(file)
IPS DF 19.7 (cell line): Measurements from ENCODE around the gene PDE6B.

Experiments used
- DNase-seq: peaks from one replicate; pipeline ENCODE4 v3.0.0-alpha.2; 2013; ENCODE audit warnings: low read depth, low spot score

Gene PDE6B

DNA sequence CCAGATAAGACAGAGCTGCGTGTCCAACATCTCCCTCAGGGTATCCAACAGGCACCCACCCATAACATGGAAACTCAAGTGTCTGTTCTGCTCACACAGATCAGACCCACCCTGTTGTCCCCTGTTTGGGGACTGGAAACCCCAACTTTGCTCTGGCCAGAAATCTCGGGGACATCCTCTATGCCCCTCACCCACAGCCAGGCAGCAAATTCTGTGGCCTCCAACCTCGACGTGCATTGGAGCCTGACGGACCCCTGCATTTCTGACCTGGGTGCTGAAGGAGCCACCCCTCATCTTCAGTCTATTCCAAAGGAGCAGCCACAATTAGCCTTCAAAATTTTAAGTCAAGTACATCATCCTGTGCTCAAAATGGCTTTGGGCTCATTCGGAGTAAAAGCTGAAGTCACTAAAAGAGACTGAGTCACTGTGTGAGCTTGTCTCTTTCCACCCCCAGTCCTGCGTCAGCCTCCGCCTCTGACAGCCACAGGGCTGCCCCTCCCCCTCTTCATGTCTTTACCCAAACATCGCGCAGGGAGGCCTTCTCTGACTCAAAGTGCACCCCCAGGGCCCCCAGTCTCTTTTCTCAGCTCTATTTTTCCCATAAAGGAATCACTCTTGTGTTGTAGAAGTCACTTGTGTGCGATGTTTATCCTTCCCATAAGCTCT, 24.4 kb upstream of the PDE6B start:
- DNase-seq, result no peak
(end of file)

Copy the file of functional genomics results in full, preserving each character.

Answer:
IPS DF 19.7 (cell line): Measurements from ENCODE around the gene PDE6B.

Experiments used
- DNase-seq: peaks from one replicate; pipeline ENCODE4 v3.0.0-alpha.2; 2013; ENCODE audit warnings: low read depth, low spot score

Gene PDE6B

DNA sequence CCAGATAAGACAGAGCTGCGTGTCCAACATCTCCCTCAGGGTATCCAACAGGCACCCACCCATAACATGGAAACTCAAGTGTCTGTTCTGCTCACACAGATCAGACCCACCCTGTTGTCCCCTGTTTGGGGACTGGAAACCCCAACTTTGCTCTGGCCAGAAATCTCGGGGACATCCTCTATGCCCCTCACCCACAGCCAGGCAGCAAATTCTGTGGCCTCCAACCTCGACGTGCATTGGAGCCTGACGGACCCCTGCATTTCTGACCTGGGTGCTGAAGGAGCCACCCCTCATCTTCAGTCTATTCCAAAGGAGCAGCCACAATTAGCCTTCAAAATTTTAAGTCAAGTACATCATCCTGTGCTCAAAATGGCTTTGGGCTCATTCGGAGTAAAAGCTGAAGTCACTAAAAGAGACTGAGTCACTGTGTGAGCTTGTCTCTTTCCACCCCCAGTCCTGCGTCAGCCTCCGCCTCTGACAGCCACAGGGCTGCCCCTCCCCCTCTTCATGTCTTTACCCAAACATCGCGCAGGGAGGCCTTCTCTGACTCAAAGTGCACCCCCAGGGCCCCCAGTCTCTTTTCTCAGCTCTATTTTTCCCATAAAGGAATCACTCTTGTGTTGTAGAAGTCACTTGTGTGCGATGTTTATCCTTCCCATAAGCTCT, 24.4 kb upstream of the PDE6B start:
- DNase-seq, result no peak